Hundreds of new charges filed in Ohio
COLUMBUS, Ohio — Month after month, year after year, the decade-long ordeal of three Cleveland women takes shape in the charges against the man accused of imprisoning them: August 2002, kidnapping. October 2005, rape. November 2006, aggravated murder.
Christmas Day 2006, rape.
A new 977-count indictment filed Friday provides a numbing look at what prosecutors say was 10 years of captivity for the three women in suspect Ariel Castro's home in a rough Cleveland neighborhood. Among the most serious charges: that he caused the death of one of his victims' fetuses by punching and starving her.
Among the most haunting: that he assaulted the women throughout their captivity, causing psychological harm to them and to the daughter he fathered with one of them through assault. And in another newly revealed accusation, the indictment also alleges that on the same day that the child was born, Christmas of 2006, Castro raped one of the other women, who had helped deliver the baby.
“Today's indictment moves us closer to resolution of this gruesome case,” Cuyahoga County Prosecutor Tim McGinty said in a statement.
Castro, 53, is accused of kidnapping the three women and holding them captive — sometimes restrained in chains — along with the 6-year-old girl he fathered. The women disappeared separately between 2002 and 2004.
Show commenting policy
TribLive commenting policy
You are solely responsible for your comments and by using TribLive.com you agree to our Terms of Service.
We moderate comments. Our goal is to provide substantive commentary for a general readership. By screening submissions, we provide a space where readers can share intelligent and informed commentary that enhances the quality of our news and information.
While most comments will be posted if they are on-topic and not abusive, moderating decisions are subjective. We will make them as carefully and consistently as we can. Because of the volume of reader comments, we cannot review individual moderation decisions with readers.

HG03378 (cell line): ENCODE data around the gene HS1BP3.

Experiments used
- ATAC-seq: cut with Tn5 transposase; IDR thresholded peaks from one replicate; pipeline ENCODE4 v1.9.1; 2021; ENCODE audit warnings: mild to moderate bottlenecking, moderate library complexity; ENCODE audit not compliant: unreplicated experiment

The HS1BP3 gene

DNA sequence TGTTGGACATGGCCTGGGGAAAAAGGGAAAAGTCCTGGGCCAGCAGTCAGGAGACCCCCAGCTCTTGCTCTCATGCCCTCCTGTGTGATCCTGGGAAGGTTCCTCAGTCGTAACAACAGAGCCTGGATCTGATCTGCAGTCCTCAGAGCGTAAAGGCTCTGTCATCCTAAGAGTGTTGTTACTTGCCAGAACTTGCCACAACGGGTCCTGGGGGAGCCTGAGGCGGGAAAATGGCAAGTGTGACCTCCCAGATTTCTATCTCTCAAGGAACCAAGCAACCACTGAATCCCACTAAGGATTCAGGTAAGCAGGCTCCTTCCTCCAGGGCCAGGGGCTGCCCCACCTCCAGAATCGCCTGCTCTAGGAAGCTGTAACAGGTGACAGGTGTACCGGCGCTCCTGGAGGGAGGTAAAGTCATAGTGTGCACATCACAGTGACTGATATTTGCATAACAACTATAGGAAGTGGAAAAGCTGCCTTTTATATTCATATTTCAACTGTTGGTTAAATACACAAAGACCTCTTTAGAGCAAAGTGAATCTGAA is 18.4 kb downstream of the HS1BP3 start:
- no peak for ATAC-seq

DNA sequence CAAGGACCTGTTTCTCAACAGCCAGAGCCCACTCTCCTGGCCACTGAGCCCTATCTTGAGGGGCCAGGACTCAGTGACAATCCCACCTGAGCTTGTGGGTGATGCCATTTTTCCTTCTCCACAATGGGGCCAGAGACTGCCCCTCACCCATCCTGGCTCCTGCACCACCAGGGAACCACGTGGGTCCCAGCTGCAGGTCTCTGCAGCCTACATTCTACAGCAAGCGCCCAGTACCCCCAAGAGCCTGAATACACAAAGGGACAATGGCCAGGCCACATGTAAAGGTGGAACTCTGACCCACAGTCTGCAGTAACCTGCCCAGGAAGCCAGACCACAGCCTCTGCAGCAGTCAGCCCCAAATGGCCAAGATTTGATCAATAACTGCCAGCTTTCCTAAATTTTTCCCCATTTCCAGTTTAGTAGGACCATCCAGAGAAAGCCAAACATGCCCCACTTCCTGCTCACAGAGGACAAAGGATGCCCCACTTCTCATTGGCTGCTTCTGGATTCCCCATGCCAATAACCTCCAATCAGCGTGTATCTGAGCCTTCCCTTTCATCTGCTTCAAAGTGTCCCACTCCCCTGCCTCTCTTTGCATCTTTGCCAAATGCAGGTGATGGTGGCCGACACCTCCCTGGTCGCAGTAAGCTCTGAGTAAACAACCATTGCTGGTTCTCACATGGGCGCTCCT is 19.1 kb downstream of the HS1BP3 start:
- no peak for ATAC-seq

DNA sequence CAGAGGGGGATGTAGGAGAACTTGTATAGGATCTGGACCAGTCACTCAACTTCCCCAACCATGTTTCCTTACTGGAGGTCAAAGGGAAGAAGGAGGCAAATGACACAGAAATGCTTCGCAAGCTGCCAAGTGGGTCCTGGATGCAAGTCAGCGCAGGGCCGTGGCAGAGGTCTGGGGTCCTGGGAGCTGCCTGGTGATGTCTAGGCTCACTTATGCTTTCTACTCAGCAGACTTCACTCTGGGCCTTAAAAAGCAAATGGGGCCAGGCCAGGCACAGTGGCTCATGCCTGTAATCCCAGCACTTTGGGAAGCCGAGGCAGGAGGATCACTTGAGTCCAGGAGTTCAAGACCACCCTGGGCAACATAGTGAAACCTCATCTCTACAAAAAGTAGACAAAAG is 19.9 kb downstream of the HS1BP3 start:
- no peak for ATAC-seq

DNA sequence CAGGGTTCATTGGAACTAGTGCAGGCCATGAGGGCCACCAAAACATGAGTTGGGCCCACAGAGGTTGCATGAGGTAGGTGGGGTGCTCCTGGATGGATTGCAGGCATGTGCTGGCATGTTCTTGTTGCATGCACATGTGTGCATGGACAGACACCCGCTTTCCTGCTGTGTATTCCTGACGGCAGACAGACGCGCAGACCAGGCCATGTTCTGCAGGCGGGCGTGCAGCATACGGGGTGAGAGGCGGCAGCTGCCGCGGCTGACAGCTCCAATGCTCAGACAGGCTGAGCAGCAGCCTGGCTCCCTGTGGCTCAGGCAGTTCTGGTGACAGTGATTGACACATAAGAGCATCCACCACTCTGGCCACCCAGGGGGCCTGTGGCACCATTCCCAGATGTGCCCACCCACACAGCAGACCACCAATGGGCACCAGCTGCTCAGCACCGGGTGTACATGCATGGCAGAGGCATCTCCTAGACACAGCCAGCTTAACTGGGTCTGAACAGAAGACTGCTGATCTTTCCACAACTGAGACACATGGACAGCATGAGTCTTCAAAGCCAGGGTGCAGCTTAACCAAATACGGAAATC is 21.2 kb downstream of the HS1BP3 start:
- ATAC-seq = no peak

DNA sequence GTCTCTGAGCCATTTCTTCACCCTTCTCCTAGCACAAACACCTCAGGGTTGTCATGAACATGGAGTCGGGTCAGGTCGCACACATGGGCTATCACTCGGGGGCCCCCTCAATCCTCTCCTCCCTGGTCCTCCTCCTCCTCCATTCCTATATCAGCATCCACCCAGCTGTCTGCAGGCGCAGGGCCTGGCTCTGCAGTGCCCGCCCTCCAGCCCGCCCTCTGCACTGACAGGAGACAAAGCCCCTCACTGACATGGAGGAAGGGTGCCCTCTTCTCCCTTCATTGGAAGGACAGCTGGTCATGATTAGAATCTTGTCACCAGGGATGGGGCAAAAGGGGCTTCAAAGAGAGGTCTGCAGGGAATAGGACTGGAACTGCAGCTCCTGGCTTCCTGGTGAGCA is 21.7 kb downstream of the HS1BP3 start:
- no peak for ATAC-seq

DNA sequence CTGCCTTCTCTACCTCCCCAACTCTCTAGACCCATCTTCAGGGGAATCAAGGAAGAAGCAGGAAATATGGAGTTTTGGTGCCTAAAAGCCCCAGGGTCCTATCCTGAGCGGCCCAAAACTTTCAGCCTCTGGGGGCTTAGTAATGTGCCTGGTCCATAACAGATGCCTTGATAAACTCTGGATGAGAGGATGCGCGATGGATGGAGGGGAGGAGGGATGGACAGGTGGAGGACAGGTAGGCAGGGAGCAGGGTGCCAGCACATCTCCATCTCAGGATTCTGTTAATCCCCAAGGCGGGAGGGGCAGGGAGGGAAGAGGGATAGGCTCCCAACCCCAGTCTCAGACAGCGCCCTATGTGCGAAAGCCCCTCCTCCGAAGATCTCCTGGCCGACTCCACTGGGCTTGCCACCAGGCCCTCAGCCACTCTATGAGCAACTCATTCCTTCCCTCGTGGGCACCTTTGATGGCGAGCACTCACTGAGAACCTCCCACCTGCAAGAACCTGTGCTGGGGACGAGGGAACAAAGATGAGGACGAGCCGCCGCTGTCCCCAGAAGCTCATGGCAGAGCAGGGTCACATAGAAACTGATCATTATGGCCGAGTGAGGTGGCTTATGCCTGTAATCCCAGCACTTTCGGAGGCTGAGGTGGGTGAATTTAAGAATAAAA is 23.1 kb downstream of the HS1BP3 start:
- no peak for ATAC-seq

We value thoughtful comments representing a range of views that make their point quickly and politely. We make an effort to protect discussions from repeated comments either by the same reader or different readers.
We follow the same standards for taste as the daily newspaper. A few things we won't tolerate: personal attacks, obscenity, vulgarity, profanity (including expletives and letters followed by dashes), commercial promotion, impersonations, incoherence, proselytizing and SHOUTING. Don't include URLs to Web sites.
We do not edit comments. They are either approved or deleted. We reserve the right to edit a comment that is quoted or excerpted in an article. In this case, we may fix spelling and punctuation.
We welcome strong opinions and criticism of our work, but we don't want comments to become bogged down with discussions of our policies and we will moderate accordingly.
We appreciate it when readers and people quoted in articles or blog posts point out errors of fact or emphasis and will investigate all assertions. But these suggestions should be sent via e-mail. To avoid distracting other readers, we won't publish comments that suggest a correction. Instead, corrections will be made in a blog post or in an article.
- Advocate says Indiana woman’s sentence for feticide alarming
- Former teachers convicted in Atlanta test scandal
- Western cities basked in March
- Homeland Security, Secret Service fight subpoenas from Rep. Chaffetz
- Obama targets cyber attackers with sanctions
- Key New Jersey Senator Menendez, Florida eye doctor indicted for bribery
- Religious freedom legislation needs tweaks, Arkansas governor Hutchinson says
- Feds won’t prosecute former IRS official Lerner for contempt
- California issues mandatory water restrictions
- New York City police detective loses badge over Uber driver rage
- LA museum acquires lost 18th-century masterpiece, in lawyer’s family for generations